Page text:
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Career Change – How to Really Change Career!

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Personal Development is the key to your future growth!
heidinazarudinJan 10, 2014

Career Change, it’s natural to fear change but when/if the time comes when not changing career is more terrifying than changing, it’s time to go for it, expect to be scared by the prospect, just try to channel this energy into forward motion instead of paralysis.

Following these steps will help you gently move from the shallow end to the deep, instead of diving in headfirst.  The water can be cold at first, but if you go slowly, you’ll acclimate.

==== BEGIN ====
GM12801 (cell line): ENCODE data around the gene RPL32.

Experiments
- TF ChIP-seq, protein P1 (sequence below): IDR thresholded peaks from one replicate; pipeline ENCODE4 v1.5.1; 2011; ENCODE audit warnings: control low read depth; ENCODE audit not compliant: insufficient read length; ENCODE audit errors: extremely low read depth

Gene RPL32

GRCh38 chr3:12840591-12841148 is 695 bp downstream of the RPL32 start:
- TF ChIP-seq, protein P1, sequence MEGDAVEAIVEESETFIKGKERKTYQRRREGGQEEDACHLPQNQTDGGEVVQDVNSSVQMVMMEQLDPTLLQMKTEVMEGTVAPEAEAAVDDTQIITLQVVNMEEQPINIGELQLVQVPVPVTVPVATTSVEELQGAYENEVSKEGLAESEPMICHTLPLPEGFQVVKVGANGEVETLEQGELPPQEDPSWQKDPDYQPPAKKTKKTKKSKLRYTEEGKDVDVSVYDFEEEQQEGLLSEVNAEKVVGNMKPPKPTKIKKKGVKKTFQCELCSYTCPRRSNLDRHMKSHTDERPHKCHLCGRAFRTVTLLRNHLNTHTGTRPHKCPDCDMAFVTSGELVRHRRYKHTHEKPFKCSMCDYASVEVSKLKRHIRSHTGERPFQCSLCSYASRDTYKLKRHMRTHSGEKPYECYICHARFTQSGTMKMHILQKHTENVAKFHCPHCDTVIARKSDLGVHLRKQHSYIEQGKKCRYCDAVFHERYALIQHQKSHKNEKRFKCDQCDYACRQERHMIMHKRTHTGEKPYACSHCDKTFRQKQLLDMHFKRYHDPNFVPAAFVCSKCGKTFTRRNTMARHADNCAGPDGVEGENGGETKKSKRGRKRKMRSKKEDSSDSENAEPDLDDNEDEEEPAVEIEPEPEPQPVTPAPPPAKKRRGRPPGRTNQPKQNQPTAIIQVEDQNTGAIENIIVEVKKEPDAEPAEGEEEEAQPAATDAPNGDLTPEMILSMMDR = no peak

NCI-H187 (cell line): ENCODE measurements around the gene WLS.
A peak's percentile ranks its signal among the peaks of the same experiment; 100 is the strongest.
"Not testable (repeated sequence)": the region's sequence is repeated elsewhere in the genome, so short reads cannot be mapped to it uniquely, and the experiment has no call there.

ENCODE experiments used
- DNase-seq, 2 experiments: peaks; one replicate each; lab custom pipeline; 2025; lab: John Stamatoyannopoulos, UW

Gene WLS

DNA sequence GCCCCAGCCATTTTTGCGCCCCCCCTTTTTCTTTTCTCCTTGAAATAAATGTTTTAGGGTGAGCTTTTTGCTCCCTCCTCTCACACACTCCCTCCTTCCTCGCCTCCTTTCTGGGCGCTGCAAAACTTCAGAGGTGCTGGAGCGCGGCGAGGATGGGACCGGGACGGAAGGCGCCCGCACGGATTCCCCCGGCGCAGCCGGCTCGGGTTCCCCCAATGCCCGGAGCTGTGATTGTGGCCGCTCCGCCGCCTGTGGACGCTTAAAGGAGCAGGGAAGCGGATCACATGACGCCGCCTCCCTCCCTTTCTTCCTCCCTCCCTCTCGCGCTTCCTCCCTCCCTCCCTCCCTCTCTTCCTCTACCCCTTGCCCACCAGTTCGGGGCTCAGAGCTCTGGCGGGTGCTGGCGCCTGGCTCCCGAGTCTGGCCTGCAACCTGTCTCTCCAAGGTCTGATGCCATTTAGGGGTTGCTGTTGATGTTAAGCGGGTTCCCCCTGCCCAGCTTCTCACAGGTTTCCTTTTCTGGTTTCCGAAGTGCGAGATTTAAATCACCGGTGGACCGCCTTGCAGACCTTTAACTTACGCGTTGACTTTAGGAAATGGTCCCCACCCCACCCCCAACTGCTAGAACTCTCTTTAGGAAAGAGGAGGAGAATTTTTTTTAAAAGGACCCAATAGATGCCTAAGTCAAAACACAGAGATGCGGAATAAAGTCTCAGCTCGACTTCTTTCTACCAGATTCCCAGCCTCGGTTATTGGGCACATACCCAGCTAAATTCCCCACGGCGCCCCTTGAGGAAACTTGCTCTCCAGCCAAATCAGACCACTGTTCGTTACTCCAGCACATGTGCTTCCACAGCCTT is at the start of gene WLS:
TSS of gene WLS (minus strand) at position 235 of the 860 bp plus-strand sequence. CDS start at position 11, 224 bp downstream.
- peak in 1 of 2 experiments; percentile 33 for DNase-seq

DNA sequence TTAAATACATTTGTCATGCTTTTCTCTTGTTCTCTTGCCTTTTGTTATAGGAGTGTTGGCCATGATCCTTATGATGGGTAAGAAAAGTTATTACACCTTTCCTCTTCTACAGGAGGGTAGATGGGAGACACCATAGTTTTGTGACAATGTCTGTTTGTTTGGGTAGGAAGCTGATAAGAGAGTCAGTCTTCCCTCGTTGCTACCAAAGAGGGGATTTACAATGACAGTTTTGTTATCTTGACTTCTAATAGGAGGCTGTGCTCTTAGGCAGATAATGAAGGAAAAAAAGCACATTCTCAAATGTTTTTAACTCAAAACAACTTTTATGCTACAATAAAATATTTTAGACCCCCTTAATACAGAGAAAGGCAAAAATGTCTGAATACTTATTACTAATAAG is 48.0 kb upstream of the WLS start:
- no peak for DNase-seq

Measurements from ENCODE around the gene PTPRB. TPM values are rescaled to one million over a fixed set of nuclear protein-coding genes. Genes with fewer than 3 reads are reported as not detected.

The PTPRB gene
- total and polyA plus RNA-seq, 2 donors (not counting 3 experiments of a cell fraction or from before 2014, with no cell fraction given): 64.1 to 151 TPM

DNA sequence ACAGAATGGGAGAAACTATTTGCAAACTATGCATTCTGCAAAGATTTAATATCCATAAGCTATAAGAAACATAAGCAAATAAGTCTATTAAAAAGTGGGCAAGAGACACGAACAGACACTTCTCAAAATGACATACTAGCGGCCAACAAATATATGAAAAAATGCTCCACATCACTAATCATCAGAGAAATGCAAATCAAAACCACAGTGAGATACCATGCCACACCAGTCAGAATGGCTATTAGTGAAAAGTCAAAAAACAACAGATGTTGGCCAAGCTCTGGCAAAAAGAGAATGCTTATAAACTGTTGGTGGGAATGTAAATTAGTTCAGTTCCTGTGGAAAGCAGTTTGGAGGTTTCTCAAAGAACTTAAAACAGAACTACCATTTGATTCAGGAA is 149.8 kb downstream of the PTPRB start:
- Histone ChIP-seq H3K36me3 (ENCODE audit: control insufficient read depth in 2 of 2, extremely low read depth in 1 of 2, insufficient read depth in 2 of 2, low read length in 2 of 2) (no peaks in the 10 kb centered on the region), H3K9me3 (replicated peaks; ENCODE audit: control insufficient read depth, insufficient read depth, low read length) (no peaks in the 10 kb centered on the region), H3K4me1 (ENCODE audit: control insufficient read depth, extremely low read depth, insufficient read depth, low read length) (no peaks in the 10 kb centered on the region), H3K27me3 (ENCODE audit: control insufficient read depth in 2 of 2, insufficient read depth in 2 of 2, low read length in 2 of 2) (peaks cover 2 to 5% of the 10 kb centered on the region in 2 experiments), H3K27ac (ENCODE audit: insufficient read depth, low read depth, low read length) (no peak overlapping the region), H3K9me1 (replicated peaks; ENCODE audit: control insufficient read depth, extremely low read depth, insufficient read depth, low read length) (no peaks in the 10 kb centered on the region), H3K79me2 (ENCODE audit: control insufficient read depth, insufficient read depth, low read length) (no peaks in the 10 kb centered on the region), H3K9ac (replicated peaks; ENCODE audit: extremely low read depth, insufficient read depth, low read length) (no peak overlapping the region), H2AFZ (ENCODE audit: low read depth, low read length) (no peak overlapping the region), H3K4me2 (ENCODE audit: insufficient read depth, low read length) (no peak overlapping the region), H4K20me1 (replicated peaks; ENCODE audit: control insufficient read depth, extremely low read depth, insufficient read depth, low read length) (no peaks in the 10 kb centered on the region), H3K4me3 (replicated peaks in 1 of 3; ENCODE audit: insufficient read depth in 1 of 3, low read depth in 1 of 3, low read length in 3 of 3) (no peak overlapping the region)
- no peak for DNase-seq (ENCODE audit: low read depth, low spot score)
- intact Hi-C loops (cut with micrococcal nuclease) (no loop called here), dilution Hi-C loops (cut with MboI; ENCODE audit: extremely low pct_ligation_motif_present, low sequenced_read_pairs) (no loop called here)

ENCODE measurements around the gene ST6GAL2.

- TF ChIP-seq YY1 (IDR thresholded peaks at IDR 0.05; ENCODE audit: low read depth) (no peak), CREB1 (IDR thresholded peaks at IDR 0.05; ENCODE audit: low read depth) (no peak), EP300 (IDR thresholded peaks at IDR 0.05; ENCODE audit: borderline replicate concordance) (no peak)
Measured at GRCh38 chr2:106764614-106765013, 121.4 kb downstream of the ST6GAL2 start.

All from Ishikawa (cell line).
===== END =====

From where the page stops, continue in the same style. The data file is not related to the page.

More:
Career Change, it’s natural to fear changeBut when/if the time comes when not changing careers is more terrifying than changing, it’s time to go for it.  Expect to be scared by the prospect, just try to channel this energy into forward motion instead of paralysis.

Following these steps will help you gently move from the shallow end to the deep, instead of diving in headfirst.  The water can be cold at first, but if you go slowly, you’ll acclimate.

  • Research what your ideal career would be rather than just jumping from one career to another without much thought.  There are a number of guides to help you thru this process if you don’t have the vaguest idea what you’d like to do.  “What Color is Your Parachute?” is a classic self-help guide by Richard Bolles that has been around for decades.  Or register (for free) at www.princetonreview.com and take their five-minute career aptitude test.  Or check out careerpath.com and their career tests.